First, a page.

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Beginner's Guide to Setting Up an Ionic project the Right Way

Published Jan 15, 2016Last updated Feb 22, 2017
Beginner's Guide to Setting Up an Ionic project the Right Way

Introduction

Ionic is a cross-platform mobile application development framework built on top of AngularJS.

The framework provides components and tools that allow you to build cross-platform apps that will looks and feel very similar to native apps.

Convinced? Let's Begin.

Setting Up The Environment

Before starting, please make sure you have a stable internet connection so that node installs all the modules needed.

First, create a directory to download the app source code in,
then run:

  • npm install -g ionic
  • npm install -g cordova

This will install the ionic and Cordova CLI globally on your system. We need Cordova because the Ionic CLI is built on top of Cordova.

Next,

  • cd into your folder
  • ionic start TestApp blank

The last argument used in the above command is the app template we want to use; it varies from an app with tabs, one with a side menu, even one with geolocation (google maps).

After the start command is done and the folder has been created, cd into your TestApp folder and run npm install.
This will install all node modules specified in the package.json (more about this later)

Exploring The Project Structure

When you cd TestApp, you will see many new folders that you might and might not be familiar with.
Let's make a quick runthrough of what each one is for:

  • README.md: A simple readme file used by the code-base
  • config.xml: The Cordova config file that specifies the app name, version, and preferences. (See Config)
  • hooks: Cordova hooks folder which allows you to execute javascript code during the multiple phases of building your app
    (See Hooks)
  • platforms: Platform folder which holds the native added platform project files (Android or iOS).
    (See Platforms)
  • plugins: Folder generated and used by Cordova to store the installed plugins.
    (See Plugins)
  • bower.json: File used by Bower package manager that holds a reference to our installed packages and where we can add packages to our application.
    (See Bower)
  • gulpfile.js: Task Configuration file used by Gulp Task Runner; Here you can define tasks such as copying js to another folder, minifying CSS and JS, and many more.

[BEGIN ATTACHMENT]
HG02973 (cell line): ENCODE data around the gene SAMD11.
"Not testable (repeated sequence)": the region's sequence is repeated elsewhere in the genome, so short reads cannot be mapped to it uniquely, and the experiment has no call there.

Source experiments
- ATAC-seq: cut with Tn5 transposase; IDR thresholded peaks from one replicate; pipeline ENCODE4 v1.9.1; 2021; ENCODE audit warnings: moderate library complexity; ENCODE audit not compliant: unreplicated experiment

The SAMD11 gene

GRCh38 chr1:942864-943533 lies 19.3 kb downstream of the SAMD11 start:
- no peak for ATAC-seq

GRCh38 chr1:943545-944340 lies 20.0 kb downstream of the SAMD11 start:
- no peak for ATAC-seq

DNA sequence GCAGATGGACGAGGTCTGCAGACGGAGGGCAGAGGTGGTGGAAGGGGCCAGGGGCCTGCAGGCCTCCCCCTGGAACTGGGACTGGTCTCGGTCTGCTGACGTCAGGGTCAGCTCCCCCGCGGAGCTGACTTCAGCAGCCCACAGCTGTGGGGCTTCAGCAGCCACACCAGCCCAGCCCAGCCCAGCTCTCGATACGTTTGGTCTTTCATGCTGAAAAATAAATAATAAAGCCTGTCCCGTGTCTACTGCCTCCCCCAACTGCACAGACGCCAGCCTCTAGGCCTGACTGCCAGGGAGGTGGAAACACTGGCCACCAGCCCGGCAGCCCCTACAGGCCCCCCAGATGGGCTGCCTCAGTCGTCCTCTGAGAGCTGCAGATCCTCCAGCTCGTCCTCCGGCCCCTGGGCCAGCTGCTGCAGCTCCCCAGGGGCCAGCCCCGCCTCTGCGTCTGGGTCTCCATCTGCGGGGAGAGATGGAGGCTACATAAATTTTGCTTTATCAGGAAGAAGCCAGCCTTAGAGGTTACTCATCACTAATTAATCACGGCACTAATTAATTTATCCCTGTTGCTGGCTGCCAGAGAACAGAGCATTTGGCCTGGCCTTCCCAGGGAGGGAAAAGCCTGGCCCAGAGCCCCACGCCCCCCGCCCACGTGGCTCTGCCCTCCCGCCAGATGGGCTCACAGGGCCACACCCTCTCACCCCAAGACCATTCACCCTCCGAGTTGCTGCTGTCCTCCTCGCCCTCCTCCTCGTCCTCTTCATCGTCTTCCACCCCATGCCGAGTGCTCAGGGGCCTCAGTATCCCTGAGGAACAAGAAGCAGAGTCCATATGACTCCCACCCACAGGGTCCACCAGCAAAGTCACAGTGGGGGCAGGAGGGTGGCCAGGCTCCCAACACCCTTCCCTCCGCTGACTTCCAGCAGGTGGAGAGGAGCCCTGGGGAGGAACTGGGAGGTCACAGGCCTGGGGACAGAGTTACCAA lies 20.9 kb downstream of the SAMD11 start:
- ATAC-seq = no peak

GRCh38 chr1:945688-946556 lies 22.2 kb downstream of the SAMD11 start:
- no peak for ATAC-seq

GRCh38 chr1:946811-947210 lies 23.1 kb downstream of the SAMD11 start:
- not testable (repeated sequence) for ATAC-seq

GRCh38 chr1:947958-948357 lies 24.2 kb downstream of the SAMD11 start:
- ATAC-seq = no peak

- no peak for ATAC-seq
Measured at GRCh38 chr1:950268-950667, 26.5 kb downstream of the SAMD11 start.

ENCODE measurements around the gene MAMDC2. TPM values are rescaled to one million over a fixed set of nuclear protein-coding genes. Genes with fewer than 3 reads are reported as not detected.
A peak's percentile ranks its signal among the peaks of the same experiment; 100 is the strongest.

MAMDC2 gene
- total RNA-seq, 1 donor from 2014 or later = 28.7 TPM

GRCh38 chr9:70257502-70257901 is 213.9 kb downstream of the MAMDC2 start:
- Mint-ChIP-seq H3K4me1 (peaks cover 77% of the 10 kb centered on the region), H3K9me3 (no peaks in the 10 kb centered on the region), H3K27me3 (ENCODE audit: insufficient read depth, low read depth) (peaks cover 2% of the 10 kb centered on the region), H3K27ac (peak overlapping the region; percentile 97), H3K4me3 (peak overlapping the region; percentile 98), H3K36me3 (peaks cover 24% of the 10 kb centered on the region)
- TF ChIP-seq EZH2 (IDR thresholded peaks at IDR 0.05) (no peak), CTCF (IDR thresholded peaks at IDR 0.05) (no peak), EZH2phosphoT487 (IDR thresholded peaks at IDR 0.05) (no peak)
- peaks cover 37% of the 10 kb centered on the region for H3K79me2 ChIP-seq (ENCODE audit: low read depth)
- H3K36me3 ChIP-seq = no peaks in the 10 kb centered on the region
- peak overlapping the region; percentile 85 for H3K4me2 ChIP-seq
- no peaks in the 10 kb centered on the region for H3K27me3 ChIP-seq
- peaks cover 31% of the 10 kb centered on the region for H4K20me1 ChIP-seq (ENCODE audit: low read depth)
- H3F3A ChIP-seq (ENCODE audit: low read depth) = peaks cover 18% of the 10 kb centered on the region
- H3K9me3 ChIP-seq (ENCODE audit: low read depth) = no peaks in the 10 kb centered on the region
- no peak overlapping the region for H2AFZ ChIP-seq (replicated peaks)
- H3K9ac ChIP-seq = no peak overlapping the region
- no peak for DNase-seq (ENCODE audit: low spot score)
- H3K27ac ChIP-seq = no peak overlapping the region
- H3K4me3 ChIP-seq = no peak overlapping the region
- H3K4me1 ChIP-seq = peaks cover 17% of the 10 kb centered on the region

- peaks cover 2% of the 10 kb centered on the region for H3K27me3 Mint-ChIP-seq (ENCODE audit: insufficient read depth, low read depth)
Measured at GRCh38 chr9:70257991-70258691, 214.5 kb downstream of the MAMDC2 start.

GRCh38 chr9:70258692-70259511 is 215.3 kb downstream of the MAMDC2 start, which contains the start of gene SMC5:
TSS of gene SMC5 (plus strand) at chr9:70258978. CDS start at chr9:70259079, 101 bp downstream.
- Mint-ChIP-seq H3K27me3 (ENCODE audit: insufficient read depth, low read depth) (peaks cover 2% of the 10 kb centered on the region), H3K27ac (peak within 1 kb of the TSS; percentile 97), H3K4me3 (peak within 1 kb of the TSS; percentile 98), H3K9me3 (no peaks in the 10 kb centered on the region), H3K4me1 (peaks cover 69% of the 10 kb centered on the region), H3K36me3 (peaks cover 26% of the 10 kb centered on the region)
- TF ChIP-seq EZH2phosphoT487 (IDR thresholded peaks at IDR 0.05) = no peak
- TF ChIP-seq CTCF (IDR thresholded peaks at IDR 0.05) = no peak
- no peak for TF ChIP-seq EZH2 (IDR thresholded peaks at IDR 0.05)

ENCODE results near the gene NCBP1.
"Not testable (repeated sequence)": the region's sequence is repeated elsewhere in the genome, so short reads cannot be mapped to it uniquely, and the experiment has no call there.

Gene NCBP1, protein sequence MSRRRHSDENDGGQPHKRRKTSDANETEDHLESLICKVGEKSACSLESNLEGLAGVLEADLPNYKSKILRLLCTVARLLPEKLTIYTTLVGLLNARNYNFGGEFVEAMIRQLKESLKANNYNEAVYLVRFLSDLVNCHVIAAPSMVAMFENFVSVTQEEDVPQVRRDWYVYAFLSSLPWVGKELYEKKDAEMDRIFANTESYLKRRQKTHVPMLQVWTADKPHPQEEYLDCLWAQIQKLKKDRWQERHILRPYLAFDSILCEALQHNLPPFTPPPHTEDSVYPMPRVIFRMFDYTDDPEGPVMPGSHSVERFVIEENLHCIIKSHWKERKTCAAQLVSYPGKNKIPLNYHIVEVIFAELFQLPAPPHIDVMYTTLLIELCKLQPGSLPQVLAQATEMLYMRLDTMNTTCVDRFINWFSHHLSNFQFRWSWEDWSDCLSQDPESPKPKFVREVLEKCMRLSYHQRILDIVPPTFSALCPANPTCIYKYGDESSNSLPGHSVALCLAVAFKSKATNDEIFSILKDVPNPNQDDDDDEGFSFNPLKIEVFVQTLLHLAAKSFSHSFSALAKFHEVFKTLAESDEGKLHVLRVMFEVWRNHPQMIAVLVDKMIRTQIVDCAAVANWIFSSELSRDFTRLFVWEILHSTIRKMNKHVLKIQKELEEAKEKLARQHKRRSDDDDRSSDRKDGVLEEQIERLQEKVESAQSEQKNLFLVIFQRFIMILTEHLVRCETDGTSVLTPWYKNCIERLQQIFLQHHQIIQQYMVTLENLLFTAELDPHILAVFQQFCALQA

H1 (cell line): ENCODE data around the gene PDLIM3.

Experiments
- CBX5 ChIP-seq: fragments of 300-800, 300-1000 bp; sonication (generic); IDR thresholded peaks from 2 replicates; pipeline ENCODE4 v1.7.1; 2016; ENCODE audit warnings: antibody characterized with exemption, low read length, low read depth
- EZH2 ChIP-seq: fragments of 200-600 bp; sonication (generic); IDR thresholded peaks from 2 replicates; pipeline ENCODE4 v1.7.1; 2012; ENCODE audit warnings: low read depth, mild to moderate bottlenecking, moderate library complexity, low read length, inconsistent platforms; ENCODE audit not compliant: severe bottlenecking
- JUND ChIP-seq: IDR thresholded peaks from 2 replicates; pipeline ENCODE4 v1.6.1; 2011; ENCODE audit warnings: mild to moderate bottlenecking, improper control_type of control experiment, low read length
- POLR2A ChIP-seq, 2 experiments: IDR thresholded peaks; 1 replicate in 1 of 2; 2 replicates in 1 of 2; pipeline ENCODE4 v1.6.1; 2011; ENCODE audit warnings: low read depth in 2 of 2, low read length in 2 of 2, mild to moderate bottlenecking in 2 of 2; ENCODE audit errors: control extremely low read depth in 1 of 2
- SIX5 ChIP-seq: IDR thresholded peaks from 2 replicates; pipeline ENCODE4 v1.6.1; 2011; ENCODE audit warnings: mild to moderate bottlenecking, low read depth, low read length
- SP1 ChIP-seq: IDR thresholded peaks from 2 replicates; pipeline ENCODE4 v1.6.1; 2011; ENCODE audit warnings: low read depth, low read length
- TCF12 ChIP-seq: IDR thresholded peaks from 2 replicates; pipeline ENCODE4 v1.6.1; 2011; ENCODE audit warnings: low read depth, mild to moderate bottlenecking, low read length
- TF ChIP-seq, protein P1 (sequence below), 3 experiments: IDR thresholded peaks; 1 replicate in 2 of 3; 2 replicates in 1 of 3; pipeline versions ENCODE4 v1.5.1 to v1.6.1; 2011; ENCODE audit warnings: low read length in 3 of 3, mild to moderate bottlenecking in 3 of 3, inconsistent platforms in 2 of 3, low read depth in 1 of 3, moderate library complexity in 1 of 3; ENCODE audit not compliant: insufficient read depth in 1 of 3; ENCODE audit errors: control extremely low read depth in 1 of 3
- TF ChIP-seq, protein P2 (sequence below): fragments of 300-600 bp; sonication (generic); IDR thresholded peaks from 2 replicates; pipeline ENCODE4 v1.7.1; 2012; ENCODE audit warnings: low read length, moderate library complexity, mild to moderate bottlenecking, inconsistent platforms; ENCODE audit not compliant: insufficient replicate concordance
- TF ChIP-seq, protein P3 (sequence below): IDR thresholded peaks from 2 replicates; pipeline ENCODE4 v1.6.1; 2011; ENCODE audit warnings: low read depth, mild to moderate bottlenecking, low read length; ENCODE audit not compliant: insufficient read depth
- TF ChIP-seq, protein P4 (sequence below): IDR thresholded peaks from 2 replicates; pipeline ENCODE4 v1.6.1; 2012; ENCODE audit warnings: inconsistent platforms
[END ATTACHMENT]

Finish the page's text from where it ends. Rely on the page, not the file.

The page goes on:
(See Gulp)
  • package.json: Definition file used by npm (another package manager) where we define packages to install and can specify scripts to run. (See Node)
  • www: Folder where all the HTML, JavaScript and CSS of your application is stored and ran. (Generated by the Ionic App Starter)
  • scss: Folder where the SASS files which get compiled at runtime are stored. (See Sass)

To check that everything is working fine, run ionic serve in your CLI and it should open a new tab/browser window with the URL http://localhost:8100. This URL is the default server URL and port that Ionic uses to run its application server on.

Project Terraforming

Now that we have the basics set up, let's change a couple of things to make the project and its structure more development-friendly.

Modifying The Folder Structure

The Ionic starter project provides the basics to develop any type of application we want. Yet, any developer worth his salt knows the project structure is one of the most important building blocks of a project development.

Folder by Feature Structure

An Angular project can have many different folder structures, the most recommended one is the Folder By Feature

This structure consists of creating a folder for every main "feature" of our app.
For example, if want to create a Login page, we'll create a folder login and inside we'll create our login.html, login.controller.js and login.scss.

We'll be adapting this folder structure throughout this guide, if you prefer trying out another structure, feel free to experiment with the AngularJS Folder Structures.

We'll start with a single login page, so let's create the files for that: